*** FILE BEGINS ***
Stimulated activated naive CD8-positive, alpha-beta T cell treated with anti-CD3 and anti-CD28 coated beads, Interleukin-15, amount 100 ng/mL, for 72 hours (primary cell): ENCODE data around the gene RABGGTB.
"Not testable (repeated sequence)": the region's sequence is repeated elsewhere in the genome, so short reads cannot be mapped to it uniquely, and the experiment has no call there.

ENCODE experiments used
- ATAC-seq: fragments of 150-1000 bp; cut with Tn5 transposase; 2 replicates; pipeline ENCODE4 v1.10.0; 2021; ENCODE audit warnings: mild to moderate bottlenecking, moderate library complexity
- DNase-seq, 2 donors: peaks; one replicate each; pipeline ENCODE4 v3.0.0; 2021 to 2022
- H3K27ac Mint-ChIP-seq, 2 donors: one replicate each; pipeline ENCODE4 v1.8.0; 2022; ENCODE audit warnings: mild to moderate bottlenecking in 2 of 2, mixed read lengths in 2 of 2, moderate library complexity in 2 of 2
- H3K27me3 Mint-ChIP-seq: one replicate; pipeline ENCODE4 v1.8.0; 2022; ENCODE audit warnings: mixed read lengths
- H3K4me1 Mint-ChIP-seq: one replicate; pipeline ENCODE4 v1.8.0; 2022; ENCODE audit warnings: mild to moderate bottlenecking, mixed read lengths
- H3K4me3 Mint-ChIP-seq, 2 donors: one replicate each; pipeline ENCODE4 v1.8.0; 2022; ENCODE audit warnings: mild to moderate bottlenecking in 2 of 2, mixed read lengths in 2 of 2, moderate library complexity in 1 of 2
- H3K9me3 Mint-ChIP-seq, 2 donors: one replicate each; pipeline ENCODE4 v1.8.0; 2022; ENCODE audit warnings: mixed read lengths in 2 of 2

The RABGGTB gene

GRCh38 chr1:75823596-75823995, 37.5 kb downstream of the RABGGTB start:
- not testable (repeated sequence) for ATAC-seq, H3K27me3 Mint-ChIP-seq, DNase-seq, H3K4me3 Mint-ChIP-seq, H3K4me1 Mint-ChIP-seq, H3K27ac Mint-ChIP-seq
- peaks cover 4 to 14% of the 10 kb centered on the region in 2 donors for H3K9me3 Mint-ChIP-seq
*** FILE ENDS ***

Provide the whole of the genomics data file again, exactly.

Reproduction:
Stimulated activated naive CD8-positive, alpha-beta T cell treated with anti-CD3 and anti-CD28 coated beads, Interleukin-15, amount 100 ng/mL, for 72 hours (primary cell): ENCODE data around the gene RABGGTB.
"Not testable (repeated sequence)": the region's sequence is repeated elsewhere in the genome, so short reads cannot be mapped to it uniquely, and the experiment has no call there.

ENCODE experiments used
- ATAC-seq: fragments of 150-1000 bp; cut with Tn5 transposase; 2 replicates; pipeline ENCODE4 v1.10.0; 2021; ENCODE audit warnings: mild to moderate bottlenecking, moderate library complexity
- DNase-seq, 2 donors: peaks; one replicate each; pipeline ENCODE4 v3.0.0; 2021 to 2022
- H3K27ac Mint-ChIP-seq, 2 donors: one replicate each; pipeline ENCODE4 v1.8.0; 2022; ENCODE audit warnings: mild to moderate bottlenecking in 2 of 2, mixed read lengths in 2 of 2, moderate library complexity in 2 of 2
- H3K27me3 Mint-ChIP-seq: one replicate; pipeline ENCODE4 v1.8.0; 2022; ENCODE audit warnings: mixed read lengths
- H3K4me1 Mint-ChIP-seq: one replicate; pipeline ENCODE4 v1.8.0; 2022; ENCODE audit warnings: mild to moderate bottlenecking, mixed read lengths
- H3K4me3 Mint-ChIP-seq, 2 donors: one replicate each; pipeline ENCODE4 v1.8.0; 2022; ENCODE audit warnings: mild to moderate bottlenecking in 2 of 2, mixed read lengths in 2 of 2, moderate library complexity in 1 of 2
- H3K9me3 Mint-ChIP-seq, 2 donors: one replicate each; pipeline ENCODE4 v1.8.0; 2022; ENCODE audit warnings: mixed read lengths in 2 of 2

The RABGGTB gene

GRCh38 chr1:75823596-75823995, 37.5 kb downstream of the RABGGTB start:
- not testable (repeated sequence) for ATAC-seq, H3K27me3 Mint-ChIP-seq, DNase-seq, H3K4me3 Mint-ChIP-seq, H3K4me1 Mint-ChIP-seq, H3K27ac Mint-ChIP-seq
- peaks cover 4 to 14% of the 10 kb centered on the region in 2 donors for H3K9me3 Mint-ChIP-seq